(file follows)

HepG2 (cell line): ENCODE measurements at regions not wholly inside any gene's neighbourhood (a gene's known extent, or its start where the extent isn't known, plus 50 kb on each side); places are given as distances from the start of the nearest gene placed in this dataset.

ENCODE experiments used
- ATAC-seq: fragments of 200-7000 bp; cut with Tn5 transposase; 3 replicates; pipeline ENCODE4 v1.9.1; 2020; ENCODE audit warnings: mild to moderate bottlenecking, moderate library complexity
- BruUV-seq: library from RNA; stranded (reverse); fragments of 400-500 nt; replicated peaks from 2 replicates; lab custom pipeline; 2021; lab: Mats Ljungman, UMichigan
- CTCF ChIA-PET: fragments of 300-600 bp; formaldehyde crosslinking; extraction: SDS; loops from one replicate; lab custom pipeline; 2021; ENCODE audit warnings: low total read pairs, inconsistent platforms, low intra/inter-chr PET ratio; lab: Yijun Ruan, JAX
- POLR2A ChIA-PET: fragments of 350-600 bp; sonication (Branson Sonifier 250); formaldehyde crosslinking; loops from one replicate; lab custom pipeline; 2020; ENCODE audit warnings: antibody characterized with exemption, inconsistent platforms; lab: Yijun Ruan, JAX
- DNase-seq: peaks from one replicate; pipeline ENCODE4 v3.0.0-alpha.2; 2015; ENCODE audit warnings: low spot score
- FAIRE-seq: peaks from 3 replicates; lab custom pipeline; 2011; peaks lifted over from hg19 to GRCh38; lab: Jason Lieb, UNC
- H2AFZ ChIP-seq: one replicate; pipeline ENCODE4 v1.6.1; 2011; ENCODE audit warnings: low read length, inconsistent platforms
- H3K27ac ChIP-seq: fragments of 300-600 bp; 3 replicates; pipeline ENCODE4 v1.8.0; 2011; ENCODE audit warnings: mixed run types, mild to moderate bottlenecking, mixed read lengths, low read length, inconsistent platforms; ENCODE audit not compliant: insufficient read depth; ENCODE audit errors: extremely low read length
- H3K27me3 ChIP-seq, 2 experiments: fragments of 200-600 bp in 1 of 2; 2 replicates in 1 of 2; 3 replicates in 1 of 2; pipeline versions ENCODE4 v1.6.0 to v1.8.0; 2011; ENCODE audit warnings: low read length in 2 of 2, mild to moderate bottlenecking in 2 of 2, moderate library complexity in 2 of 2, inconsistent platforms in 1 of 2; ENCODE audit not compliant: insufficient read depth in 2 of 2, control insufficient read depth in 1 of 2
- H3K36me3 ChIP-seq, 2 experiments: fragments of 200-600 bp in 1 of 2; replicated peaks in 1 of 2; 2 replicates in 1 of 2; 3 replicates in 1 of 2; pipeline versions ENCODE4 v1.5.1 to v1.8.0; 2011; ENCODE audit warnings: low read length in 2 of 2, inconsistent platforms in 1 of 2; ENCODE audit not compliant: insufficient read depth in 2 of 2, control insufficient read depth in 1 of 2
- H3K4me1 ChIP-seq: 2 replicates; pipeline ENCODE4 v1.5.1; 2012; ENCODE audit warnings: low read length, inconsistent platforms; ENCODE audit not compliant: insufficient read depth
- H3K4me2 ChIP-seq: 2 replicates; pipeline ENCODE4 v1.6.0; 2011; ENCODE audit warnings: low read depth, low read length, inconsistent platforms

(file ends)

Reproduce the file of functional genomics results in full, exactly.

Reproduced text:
HepG2 (cell line): ENCODE measurements at regions not wholly inside any gene's neighbourhood (a gene's known extent, or its start where the extent isn't known, plus 50 kb on each side); places are given as distances from the start of the nearest gene placed in this dataset.

ENCODE experiments used
- ATAC-seq: fragments of 200-7000 bp; cut with Tn5 transposase; 3 replicates; pipeline ENCODE4 v1.9.1; 2020; ENCODE audit warnings: mild to moderate bottlenecking, moderate library complexity
- BruUV-seq: library from RNA; stranded (reverse); fragments of 400-500 nt; replicated peaks from 2 replicates; lab custom pipeline; 2021; lab: Mats Ljungman, UMichigan
- CTCF ChIA-PET: fragments of 300-600 bp; formaldehyde crosslinking; extraction: SDS; loops from one replicate; lab custom pipeline; 2021; ENCODE audit warnings: low total read pairs, inconsistent platforms, low intra/inter-chr PET ratio; lab: Yijun Ruan, JAX
- POLR2A ChIA-PET: fragments of 350-600 bp; sonication (Branson Sonifier 250); formaldehyde crosslinking; loops from one replicate; lab custom pipeline; 2020; ENCODE audit warnings: antibody characterized with exemption, inconsistent platforms; lab: Yijun Ruan, JAX
- DNase-seq: peaks from one replicate; pipeline ENCODE4 v3.0.0-alpha.2; 2015; ENCODE audit warnings: low spot score
- FAIRE-seq: peaks from 3 replicates; lab custom pipeline; 2011; peaks lifted over from hg19 to GRCh38; lab: Jason Lieb, UNC
- H2AFZ ChIP-seq: one replicate; pipeline ENCODE4 v1.6.1; 2011; ENCODE audit warnings: low read length, inconsistent platforms
- H3K27ac ChIP-seq: fragments of 300-600 bp; 3 replicates; pipeline ENCODE4 v1.8.0; 2011; ENCODE audit warnings: mixed run types, mild to moderate bottlenecking, mixed read lengths, low read length, inconsistent platforms; ENCODE audit not compliant: insufficient read depth; ENCODE audit errors: extremely low read length
- H3K27me3 ChIP-seq, 2 experiments: fragments of 200-600 bp in 1 of 2; 2 replicates in 1 of 2; 3 replicates in 1 of 2; pipeline versions ENCODE4 v1.6.0 to v1.8.0; 2011; ENCODE audit warnings: low read length in 2 of 2, mild to moderate bottlenecking in 2 of 2, moderate library complexity in 2 of 2, inconsistent platforms in 1 of 2; ENCODE audit not compliant: insufficient read depth in 2 of 2, control insufficient read depth in 1 of 2
- H3K36me3 ChIP-seq, 2 experiments: fragments of 200-600 bp in 1 of 2; replicated peaks in 1 of 2; 2 replicates in 1 of 2; 3 replicates in 1 of 2; pipeline versions ENCODE4 v1.5.1 to v1.8.0; 2011; ENCODE audit warnings: low read length in 2 of 2, inconsistent platforms in 1 of 2; ENCODE audit not compliant: insufficient read depth in 2 of 2, control insufficient read depth in 1 of 2
- H3K4me1 ChIP-seq: 2 replicates; pipeline ENCODE4 v1.5.1; 2012; ENCODE audit warnings: low read length, inconsistent platforms; ENCODE audit not compliant: insufficient read depth
- H3K4me2 ChIP-seq: 2 replicates; pipeline ENCODE4 v1.6.0; 2011; ENCODE audit warnings: low read depth, low read length, inconsistent platforms